Are there lulls in the action? Points where you need to spend more time?
Don’t edit only what’s on the page–look for what’s missing.” —Liz Pelletier
Step 3: Define What Goes In the “Second-Pass” Edit
Once you’ve finished correcting those big picture problems with story structure, character arcs, and so on, you’re ready to go over the manuscript in slightly more detail. The second pass edit isn’t yet the time or place for a line edit, though. The second pass edit is where you’ll make sure that the separate elements of your story or book fit together seamlessly. Here are some possible items for your second-pass editing checklist:
- Section lengths
Are any sections of the manuscript too long or too short? Are you giving unintended emphasis to one portion of your story as a result?
Are there passages of dialog, description, or explanation that can be combined?
If you’re writing nonfiction, do you have multiple sources for each piece of information?
Are you making any assumptions about the reader’s knowledge? If this is a sequel, is there anything a new reader will need to know to enjoy the book?
Have you included clear transitions from section to section (for nonfiction), or scene to scene (for fiction)? Does each section or scene begin by orienting the reader to time, place, narrator, and other essential information?
Step 4: Define the “Third-Pass” Edit
This is where you finally get to make all those nit-picky changes you’ve been dying to make. The third pass edit includes a thorough copy edit, where you correct errors in spelling, punctuation, and word usage. It’s also where you take a closer look at your writing style–making changes that don’t necessarily correct something that’s wrong, but instead help the sentences to flow more smoothly.
Here are a few suggestions for your third-pass checklist:
- Vary sentence length and structure
- Grammar and punctuation
- Correct word usage
- Eliminate weak words such as really, very, and like
- Replace adverbs with strong verbs
- Eliminate unnecessary words
- Eliminate inappropriate use of passive voice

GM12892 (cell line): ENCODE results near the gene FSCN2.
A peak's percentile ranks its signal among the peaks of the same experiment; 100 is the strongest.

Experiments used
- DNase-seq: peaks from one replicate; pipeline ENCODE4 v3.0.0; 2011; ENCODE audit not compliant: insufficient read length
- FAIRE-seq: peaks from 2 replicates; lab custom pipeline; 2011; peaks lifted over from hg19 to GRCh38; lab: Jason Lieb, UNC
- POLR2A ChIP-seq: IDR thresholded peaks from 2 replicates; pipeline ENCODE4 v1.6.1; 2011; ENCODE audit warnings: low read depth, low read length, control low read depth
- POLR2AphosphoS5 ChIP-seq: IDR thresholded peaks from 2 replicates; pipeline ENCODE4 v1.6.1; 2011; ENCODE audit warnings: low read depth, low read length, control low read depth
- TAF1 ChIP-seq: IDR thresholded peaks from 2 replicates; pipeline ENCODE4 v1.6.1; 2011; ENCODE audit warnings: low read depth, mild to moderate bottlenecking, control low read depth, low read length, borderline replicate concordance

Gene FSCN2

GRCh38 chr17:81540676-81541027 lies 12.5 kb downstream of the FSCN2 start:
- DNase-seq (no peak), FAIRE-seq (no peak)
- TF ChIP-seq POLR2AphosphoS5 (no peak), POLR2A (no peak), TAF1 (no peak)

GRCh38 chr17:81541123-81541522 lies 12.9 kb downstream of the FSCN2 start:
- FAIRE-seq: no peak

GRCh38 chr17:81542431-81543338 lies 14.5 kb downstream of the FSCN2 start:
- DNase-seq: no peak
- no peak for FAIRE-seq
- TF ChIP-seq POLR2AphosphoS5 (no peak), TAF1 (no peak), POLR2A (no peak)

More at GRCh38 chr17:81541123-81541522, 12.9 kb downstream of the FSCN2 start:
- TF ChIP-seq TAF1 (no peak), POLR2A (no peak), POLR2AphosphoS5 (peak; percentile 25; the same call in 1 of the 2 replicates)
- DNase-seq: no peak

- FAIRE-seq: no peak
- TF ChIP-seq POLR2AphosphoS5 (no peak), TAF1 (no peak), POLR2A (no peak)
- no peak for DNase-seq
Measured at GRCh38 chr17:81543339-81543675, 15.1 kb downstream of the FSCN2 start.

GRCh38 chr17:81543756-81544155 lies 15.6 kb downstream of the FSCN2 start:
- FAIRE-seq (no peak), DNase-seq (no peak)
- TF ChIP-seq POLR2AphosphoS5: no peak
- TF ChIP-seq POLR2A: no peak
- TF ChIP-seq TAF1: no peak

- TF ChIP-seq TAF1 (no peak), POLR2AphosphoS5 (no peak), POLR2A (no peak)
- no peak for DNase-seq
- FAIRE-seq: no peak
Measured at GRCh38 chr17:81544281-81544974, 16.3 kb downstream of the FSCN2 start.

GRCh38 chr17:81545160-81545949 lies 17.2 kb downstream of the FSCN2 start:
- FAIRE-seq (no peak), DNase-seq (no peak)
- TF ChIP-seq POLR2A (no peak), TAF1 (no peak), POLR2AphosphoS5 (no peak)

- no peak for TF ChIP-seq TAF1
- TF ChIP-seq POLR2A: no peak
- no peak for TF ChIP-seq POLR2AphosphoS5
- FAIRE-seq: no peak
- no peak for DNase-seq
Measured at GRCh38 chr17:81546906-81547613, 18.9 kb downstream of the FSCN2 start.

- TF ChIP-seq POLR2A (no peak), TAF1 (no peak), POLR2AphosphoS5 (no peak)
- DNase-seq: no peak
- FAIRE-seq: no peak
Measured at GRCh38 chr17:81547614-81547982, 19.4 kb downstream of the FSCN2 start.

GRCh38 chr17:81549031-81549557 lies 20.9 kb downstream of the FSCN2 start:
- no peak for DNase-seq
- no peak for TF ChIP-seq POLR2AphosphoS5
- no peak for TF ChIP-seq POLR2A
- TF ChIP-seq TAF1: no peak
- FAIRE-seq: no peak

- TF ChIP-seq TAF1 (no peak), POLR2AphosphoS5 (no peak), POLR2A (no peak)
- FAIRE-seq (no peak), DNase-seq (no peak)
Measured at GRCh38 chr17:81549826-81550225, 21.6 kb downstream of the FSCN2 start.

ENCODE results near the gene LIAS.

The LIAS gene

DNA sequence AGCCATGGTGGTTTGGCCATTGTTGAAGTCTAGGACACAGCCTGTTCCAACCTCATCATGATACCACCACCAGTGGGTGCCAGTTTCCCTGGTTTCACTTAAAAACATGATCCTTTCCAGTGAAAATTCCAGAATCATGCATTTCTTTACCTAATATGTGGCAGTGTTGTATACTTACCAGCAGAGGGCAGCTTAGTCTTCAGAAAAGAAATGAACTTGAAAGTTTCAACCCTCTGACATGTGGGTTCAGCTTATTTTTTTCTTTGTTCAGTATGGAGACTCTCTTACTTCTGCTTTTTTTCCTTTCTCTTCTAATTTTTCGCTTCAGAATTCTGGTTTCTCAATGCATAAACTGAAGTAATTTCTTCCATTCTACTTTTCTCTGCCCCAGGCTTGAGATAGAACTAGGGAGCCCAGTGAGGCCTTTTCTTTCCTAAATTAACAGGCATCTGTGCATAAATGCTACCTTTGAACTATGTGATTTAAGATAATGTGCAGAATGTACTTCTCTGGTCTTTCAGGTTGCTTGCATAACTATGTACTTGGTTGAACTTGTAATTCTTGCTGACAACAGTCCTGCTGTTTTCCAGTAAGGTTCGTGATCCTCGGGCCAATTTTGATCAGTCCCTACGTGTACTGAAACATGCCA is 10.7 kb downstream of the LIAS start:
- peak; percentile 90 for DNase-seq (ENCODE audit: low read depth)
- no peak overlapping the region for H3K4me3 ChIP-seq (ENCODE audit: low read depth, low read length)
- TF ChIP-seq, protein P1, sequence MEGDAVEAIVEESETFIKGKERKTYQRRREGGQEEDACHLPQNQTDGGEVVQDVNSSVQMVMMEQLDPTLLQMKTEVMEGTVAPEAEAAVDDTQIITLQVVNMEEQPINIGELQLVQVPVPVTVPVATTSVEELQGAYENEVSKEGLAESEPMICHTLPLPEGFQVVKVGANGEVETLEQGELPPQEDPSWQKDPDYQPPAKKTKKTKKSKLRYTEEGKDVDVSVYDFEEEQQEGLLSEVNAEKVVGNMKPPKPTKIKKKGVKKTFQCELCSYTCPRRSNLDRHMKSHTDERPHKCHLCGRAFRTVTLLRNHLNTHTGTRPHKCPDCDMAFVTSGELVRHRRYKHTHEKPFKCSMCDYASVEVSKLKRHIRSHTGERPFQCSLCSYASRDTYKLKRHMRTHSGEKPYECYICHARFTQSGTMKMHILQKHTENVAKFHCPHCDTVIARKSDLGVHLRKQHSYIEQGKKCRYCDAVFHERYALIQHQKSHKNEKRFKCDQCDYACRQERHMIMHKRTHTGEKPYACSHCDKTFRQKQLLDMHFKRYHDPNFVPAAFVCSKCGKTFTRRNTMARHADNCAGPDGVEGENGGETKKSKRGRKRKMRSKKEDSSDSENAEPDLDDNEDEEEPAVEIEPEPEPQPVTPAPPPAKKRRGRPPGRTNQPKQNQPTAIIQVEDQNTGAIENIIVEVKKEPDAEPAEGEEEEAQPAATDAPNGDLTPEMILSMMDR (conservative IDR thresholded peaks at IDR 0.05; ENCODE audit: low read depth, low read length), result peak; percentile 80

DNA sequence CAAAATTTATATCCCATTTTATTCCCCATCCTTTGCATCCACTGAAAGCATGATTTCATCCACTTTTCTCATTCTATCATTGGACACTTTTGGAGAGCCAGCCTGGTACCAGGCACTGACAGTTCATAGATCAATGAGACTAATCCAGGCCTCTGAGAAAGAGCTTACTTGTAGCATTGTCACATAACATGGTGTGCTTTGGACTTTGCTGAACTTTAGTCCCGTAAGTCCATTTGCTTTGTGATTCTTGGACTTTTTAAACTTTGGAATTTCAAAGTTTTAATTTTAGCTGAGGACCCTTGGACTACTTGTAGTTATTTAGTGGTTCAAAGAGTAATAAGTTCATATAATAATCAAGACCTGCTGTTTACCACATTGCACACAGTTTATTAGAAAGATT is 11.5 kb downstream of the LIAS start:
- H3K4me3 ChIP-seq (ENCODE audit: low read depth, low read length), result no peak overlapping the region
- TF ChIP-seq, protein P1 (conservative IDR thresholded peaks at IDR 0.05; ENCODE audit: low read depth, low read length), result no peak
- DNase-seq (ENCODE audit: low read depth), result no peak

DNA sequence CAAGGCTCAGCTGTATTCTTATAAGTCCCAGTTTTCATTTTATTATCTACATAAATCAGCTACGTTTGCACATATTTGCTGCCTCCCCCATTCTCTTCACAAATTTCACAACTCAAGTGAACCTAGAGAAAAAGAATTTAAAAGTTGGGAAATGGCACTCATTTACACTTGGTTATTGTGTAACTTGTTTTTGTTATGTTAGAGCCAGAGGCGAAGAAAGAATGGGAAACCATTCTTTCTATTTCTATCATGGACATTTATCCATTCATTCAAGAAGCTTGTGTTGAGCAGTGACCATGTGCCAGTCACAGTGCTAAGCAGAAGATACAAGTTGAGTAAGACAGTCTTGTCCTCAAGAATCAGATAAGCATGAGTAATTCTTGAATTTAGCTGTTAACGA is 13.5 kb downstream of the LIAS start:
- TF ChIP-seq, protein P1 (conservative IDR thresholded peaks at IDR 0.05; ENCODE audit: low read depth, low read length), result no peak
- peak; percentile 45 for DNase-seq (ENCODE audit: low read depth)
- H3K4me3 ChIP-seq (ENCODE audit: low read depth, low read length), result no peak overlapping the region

- Spell check your document
The Ultimate Editing Checklist
Just as no two travelers’ packing checklists will be identical, your editing checklist will be highly personal. If you’re the type of person who corrects spelling, punctuation, and writing style automatically, you might be able to lump them in with other to-do’s on your editing checklist.
Or maybe the idea of tackling everything I listed for your “first pass” edit makes your eyes cross…in which case, you’ll want to move some of those items to a separate manuscript run-through.
The key is to make sure that you find your personal editing sweet spot, where you’ve got just enough on your checklist to hold your attention as you work through the document–but not so much that you feel overwhelmed.
That’s why–in my opinion–the best editing checklist is one that you’ve worked with over time and adapted to your particular needs as a writer. That’s also why I’m not offering you a one-size-fits-all editing checklist solution. You can find editing checklists all over the Internet that will provide you with ideas of what to look for when you’re polishing a manuscript–but unless you tailor those checklists to your specific needs, you only have a tool.
The Ultimate Editing Checklist represents a process–YOUR process for creating your best writing, in the most effective and time-efficient way possible. It might take some time and effort to create, but believe me: it will be worth it!